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Pathology (Phila). 1992;1(1):11-21.

Impact of mammographic screening on the size and the relative frequency of invasion in breast cancers seen in a community hospital from 1975-1988.

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  • 1Department of Anatomic Pathology, California Pacific Medical Center, San Francisco 94119, USA.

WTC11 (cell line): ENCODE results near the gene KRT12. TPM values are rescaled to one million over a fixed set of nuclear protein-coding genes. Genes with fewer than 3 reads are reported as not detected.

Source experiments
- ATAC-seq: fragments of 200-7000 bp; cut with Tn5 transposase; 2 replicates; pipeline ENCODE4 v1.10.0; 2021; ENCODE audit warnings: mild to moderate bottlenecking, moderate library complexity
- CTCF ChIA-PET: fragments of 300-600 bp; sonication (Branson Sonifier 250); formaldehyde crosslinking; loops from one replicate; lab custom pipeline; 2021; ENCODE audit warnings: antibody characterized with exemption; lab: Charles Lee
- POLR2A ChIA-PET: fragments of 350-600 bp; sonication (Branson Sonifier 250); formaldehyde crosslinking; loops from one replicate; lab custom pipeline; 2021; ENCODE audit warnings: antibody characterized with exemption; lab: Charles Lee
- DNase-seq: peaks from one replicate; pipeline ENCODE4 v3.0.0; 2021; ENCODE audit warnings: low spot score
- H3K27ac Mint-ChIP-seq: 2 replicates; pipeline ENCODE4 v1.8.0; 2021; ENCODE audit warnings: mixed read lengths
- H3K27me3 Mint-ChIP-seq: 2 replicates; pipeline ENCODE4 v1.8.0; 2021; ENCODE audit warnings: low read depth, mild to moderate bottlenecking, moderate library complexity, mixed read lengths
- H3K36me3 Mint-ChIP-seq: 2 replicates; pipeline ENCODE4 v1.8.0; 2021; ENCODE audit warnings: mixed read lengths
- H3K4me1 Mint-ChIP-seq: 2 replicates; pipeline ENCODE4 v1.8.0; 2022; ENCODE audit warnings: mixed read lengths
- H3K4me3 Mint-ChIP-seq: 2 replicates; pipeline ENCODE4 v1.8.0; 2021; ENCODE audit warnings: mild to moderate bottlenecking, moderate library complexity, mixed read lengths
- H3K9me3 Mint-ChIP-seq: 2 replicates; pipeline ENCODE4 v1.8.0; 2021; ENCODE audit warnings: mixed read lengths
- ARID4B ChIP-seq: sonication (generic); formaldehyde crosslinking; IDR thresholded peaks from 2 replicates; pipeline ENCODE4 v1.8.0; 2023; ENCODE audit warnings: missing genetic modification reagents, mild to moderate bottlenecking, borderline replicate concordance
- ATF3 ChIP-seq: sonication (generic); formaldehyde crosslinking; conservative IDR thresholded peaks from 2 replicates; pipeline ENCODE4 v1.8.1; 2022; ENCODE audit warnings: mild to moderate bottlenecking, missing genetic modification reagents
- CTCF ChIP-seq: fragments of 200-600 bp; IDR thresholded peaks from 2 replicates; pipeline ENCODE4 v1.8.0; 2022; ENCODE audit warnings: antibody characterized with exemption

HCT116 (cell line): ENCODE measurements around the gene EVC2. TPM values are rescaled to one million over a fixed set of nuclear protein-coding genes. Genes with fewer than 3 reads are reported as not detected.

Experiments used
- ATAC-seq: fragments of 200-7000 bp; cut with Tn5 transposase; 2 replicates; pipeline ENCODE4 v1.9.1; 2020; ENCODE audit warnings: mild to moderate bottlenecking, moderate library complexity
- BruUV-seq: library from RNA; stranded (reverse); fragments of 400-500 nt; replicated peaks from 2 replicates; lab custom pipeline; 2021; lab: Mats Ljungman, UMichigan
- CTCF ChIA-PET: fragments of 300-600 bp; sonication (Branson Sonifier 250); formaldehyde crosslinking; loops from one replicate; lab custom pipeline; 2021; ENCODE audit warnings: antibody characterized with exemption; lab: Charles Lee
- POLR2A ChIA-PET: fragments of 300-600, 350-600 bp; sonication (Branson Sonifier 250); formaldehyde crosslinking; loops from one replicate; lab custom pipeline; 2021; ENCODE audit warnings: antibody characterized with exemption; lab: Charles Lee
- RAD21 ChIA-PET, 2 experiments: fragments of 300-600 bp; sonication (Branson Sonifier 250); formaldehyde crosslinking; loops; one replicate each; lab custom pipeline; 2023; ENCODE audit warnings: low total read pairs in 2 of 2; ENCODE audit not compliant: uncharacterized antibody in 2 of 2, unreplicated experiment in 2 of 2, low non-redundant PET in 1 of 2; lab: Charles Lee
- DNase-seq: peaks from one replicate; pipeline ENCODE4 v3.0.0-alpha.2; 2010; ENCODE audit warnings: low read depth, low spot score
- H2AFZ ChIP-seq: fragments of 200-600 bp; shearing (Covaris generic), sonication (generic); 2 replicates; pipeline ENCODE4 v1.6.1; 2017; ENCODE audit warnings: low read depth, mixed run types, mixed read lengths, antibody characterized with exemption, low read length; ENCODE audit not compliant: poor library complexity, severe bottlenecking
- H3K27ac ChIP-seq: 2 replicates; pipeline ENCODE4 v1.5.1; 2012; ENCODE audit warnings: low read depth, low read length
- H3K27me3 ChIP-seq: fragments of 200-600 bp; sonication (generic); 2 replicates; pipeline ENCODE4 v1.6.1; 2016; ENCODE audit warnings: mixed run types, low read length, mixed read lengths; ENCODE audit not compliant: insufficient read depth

At CPMC routine mammographic screening was introduced in late 1975. The total volume of breast cancers, other than outside consultations, seen in the department increased from 71 in 1975 to 164 by 1988, an increase of 230%. This expansion in volume was due largely to surgical removal of mammographically detected occult, in situ duct and relatively small invasive duct carcinomas. In 1974, prior to routine mammographic screening, in situ carcinomas represented only 4% of all breast cancers seen in the Department of Pathology at CPMC. However, after the introduction of mammographic screening, the proportion of in situ cancers increased steadily. By 1988, 45% of all breast cancers seen in our hospital were found by mammography. While data on the size distribution of invasive breast cancers are not available at our hospital prior to 1976, an appreciable effect of mammography is still evident when the numbers of relatively small invasive cancers detected in 1976 are compared with those detected in 1988. Invasive breast cancers 10 mm in diameter or less represented only 6% of all cancers in our series in 1976, but 33% in 1988. These findings confirm observations made by Gibbs on the pathology of breast cancers found in mammographically screened and unscreened populations. The detection of increasing numbers of relatively small invasive duct carcinomas produced an overall reduction in the average diameters of invasive cancers seen at CPMC. The average dropped from 30 mm in 1975 to a low of 14.8 mm in 1987. Mammography did not appear to be effective in the early detection of invasive lobular cancers and had no impact on reducing their size. The implications of early discovery of in situ duct and relatively small invasive duct carcinomas are for improved patient survival through: (1) preventing progression of in situ duct to invasive duct cancers, and (2) the removal of invasive duct cancers before reaching a size where there is a high risk of metastasis.

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